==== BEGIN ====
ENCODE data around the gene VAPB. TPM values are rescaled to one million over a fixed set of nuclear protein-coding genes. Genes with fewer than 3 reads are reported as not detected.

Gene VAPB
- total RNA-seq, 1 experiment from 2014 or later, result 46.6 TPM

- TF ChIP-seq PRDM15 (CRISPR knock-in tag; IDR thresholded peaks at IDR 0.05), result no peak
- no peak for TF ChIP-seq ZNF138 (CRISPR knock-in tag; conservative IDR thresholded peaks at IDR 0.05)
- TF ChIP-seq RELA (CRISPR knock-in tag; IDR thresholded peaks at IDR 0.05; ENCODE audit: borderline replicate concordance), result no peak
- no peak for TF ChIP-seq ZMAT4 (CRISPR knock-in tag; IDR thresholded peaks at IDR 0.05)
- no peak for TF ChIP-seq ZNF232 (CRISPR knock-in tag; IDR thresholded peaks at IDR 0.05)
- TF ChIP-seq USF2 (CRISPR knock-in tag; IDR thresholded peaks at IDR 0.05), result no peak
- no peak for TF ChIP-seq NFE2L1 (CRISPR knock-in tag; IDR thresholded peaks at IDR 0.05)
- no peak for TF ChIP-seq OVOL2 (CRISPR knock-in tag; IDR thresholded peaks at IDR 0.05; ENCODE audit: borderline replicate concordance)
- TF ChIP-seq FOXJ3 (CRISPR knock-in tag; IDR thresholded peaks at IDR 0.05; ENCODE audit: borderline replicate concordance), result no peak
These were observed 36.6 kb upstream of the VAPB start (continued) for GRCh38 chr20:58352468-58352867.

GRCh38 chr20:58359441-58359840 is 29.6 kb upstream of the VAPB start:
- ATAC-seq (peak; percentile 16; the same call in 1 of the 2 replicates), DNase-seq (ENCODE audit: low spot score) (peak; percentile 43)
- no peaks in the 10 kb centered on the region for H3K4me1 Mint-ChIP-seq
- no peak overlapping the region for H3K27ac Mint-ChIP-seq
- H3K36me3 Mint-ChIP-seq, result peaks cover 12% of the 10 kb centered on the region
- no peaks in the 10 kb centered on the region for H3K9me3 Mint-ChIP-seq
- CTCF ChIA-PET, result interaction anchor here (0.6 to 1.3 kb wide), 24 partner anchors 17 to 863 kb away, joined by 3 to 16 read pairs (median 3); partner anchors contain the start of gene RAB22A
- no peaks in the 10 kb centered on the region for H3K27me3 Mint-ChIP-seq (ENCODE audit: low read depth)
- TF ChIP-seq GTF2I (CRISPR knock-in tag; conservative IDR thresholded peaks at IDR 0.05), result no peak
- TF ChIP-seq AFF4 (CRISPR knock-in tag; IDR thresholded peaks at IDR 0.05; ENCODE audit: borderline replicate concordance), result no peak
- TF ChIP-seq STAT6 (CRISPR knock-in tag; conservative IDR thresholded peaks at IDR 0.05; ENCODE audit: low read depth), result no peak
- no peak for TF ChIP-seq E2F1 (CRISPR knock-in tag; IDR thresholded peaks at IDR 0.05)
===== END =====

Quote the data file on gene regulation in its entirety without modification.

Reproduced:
ENCODE data around the gene VAPB. TPM values are rescaled to one million over a fixed set of nuclear protein-coding genes. Genes with fewer than 3 reads are reported as not detected.

Gene VAPB
- total RNA-seq, 1 experiment from 2014 or later, result 46.6 TPM

- TF ChIP-seq PRDM15 (CRISPR knock-in tag; IDR thresholded peaks at IDR 0.05), result no peak
- no peak for TF ChIP-seq ZNF138 (CRISPR knock-in tag; conservative IDR thresholded peaks at IDR 0.05)
- TF ChIP-seq RELA (CRISPR knock-in tag; IDR thresholded peaks at IDR 0.05; ENCODE audit: borderline replicate concordance), result no peak
- no peak for TF ChIP-seq ZMAT4 (CRISPR knock-in tag; IDR thresholded peaks at IDR 0.05)
- no peak for TF ChIP-seq ZNF232 (CRISPR knock-in tag; IDR thresholded peaks at IDR 0.05)
- TF ChIP-seq USF2 (CRISPR knock-in tag; IDR thresholded peaks at IDR 0.05), result no peak
- no peak for TF ChIP-seq NFE2L1 (CRISPR knock-in tag; IDR thresholded peaks at IDR 0.05)
- no peak for TF ChIP-seq OVOL2 (CRISPR knock-in tag; IDR thresholded peaks at IDR 0.05; ENCODE audit: borderline replicate concordance)
- TF ChIP-seq FOXJ3 (CRISPR knock-in tag; IDR thresholded peaks at IDR 0.05; ENCODE audit: borderline replicate concordance), result no peak
These were observed 36.6 kb upstream of the VAPB start (continued) for GRCh38 chr20:58352468-58352867.

GRCh38 chr20:58359441-58359840 is 29.6 kb upstream of the VAPB start:
- ATAC-seq (peak; percentile 16; the same call in 1 of the 2 replicates), DNase-seq (ENCODE audit: low spot score) (peak; percentile 43)
- no peaks in the 10 kb centered on the region for H3K4me1 Mint-ChIP-seq
- no peak overlapping the region for H3K27ac Mint-ChIP-seq
- H3K36me3 Mint-ChIP-seq, result peaks cover 12% of the 10 kb centered on the region
- no peaks in the 10 kb centered on the region for H3K9me3 Mint-ChIP-seq
- CTCF ChIA-PET, result interaction anchor here (0.6 to 1.3 kb wide), 24 partner anchors 17 to 863 kb away, joined by 3 to 16 read pairs (median 3); partner anchors contain the start of gene RAB22A
- no peaks in the 10 kb centered on the region for H3K27me3 Mint-ChIP-seq (ENCODE audit: low read depth)
- TF ChIP-seq GTF2I (CRISPR knock-in tag; conservative IDR thresholded peaks at IDR 0.05), result no peak
- TF ChIP-seq AFF4 (CRISPR knock-in tag; IDR thresholded peaks at IDR 0.05; ENCODE audit: borderline replicate concordance), result no peak
- TF ChIP-seq STAT6 (CRISPR knock-in tag; conservative IDR thresholded peaks at IDR 0.05; ENCODE audit: low read depth), result no peak
- no peak for TF ChIP-seq E2F1 (CRISPR knock-in tag; IDR thresholded peaks at IDR 0.05)